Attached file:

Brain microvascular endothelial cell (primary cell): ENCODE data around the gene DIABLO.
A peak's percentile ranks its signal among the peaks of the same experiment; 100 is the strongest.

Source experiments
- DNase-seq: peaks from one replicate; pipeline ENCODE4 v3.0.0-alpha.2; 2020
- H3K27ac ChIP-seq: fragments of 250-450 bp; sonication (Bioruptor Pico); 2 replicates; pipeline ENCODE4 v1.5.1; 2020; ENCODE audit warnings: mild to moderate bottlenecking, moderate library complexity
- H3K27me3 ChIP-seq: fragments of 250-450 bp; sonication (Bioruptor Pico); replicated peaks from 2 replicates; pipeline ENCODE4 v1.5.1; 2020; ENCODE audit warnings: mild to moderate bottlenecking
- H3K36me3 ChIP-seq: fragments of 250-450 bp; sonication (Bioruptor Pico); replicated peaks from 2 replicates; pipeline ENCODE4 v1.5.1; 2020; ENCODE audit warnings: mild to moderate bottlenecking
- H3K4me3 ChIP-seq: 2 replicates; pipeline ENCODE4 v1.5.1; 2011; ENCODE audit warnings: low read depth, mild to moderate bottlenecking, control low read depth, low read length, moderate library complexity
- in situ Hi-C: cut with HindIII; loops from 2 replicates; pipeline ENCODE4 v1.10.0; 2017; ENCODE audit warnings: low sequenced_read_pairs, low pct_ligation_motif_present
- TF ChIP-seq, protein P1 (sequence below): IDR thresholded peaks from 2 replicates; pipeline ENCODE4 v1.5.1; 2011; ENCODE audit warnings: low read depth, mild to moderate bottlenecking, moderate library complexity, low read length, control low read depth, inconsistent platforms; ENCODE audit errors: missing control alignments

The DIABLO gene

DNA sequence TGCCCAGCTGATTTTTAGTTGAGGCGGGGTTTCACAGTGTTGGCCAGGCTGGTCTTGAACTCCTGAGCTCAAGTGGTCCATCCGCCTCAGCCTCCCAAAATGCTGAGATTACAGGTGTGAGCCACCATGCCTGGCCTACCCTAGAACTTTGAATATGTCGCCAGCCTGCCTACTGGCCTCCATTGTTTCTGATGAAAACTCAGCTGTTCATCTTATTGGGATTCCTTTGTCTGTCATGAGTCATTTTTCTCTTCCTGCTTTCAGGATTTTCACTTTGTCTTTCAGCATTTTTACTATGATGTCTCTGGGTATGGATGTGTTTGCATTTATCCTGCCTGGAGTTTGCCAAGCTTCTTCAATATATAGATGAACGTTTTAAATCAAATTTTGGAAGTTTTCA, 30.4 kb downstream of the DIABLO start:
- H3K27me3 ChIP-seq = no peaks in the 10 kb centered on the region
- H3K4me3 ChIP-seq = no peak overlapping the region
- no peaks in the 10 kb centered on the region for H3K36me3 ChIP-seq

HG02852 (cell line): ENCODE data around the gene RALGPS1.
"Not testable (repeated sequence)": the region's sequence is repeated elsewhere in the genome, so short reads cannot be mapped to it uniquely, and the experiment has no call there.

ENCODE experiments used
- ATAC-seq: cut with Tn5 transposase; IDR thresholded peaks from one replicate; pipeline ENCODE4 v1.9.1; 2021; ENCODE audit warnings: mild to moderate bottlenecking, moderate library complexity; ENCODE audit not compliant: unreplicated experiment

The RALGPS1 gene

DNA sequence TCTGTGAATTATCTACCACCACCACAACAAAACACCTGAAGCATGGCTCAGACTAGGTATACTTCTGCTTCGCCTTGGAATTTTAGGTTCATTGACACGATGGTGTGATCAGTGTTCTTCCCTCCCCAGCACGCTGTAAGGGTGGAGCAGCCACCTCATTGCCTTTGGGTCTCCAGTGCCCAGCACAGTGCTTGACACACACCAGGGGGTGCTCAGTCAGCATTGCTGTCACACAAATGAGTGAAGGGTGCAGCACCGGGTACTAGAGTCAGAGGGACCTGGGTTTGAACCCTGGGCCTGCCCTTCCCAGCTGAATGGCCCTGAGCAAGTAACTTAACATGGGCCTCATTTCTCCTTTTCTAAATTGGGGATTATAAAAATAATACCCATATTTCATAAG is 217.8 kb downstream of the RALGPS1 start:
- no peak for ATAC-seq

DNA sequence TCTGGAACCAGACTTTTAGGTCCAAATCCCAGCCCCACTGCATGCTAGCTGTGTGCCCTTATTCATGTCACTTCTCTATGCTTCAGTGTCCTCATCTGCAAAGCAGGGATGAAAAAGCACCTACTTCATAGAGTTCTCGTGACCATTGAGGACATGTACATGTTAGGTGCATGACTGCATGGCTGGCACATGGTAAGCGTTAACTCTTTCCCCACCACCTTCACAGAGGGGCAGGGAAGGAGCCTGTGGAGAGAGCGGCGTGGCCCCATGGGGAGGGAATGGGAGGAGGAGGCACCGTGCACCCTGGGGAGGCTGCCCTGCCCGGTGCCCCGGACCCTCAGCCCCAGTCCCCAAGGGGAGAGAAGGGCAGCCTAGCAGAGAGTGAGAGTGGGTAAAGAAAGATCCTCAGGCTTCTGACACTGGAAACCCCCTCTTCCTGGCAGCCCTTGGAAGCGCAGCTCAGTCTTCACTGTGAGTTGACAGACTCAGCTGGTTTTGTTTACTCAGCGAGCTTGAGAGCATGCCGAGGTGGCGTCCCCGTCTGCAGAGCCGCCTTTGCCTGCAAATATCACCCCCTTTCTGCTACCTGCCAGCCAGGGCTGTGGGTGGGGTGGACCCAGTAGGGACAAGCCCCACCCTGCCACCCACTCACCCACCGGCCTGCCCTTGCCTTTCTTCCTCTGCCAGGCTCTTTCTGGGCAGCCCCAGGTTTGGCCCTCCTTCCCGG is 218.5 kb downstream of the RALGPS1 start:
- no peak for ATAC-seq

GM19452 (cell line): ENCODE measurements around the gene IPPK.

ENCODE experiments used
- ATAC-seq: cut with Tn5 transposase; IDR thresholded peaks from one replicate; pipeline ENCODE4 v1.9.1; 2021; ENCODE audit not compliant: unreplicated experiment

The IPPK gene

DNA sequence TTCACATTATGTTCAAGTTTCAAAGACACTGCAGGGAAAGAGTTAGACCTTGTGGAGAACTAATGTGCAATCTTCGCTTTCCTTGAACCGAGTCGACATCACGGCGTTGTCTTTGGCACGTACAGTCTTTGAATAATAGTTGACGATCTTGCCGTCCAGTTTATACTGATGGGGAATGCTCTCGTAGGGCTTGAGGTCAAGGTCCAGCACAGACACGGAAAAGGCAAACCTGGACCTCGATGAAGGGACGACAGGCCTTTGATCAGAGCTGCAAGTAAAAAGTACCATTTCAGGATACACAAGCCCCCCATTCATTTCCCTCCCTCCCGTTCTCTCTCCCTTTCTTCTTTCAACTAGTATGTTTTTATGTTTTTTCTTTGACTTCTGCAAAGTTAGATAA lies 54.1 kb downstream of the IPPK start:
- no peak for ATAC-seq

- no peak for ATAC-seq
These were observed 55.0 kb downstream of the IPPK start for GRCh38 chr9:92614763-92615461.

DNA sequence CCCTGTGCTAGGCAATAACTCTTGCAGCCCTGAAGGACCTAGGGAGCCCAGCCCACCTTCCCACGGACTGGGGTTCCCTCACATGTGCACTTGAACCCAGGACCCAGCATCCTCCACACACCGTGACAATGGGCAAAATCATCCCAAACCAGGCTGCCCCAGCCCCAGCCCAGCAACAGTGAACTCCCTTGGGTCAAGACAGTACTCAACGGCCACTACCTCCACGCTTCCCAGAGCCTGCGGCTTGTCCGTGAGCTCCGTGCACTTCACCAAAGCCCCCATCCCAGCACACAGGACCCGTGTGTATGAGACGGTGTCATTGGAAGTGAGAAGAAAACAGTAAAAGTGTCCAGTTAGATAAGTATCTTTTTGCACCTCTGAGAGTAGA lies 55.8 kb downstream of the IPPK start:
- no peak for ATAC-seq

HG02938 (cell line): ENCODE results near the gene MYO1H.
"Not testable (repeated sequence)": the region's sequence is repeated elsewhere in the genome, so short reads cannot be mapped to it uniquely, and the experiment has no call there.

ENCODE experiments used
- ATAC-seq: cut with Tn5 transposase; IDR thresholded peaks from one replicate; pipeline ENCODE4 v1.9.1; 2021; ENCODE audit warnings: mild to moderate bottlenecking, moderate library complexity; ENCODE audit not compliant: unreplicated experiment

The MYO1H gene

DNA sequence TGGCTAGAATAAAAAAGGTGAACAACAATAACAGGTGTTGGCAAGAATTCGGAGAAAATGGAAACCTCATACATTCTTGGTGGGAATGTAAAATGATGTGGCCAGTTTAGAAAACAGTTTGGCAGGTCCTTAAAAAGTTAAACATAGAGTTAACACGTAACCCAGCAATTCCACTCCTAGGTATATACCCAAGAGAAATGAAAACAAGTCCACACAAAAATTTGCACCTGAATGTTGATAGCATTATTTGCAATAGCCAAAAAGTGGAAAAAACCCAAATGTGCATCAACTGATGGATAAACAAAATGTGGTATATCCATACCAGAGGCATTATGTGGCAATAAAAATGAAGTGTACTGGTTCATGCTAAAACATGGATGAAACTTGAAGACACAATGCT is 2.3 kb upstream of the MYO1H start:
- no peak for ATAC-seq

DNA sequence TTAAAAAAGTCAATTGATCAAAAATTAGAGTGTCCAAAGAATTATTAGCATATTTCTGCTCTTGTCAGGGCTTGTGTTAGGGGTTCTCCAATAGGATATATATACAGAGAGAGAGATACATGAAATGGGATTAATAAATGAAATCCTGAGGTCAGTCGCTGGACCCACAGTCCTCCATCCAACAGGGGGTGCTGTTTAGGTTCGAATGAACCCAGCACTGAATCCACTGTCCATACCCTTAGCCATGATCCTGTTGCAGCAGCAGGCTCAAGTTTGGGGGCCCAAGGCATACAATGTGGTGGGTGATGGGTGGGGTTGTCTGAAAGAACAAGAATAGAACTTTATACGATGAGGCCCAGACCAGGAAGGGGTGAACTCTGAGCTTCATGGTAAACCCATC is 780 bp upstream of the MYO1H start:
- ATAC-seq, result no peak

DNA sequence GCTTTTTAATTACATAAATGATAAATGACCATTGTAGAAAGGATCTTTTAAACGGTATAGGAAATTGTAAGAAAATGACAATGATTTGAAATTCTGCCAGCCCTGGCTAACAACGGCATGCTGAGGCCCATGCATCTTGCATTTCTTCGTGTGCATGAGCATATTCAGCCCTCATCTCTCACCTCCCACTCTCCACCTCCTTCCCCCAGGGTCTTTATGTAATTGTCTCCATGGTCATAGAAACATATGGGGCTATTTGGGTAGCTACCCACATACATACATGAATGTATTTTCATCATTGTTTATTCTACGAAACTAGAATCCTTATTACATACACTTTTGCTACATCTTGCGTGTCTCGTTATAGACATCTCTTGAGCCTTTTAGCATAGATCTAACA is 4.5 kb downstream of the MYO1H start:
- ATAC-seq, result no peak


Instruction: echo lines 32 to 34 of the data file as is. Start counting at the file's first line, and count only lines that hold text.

These were observed 55.0 kb downstream of the IPPK start for GRCh38 chr9:92614763-92615461.

DNA sequence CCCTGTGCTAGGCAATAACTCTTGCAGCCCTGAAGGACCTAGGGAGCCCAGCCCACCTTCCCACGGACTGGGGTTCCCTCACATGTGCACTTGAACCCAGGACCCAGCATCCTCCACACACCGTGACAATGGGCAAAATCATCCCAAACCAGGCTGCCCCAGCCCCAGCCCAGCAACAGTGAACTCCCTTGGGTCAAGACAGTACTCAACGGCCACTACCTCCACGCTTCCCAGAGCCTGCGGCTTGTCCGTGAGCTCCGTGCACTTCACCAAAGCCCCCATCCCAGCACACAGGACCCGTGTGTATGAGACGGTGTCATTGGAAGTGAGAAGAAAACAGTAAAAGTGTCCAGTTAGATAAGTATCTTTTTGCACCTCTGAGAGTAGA lies 55.8 kb downstream of the IPPK start:
- no peak for ATAC-seq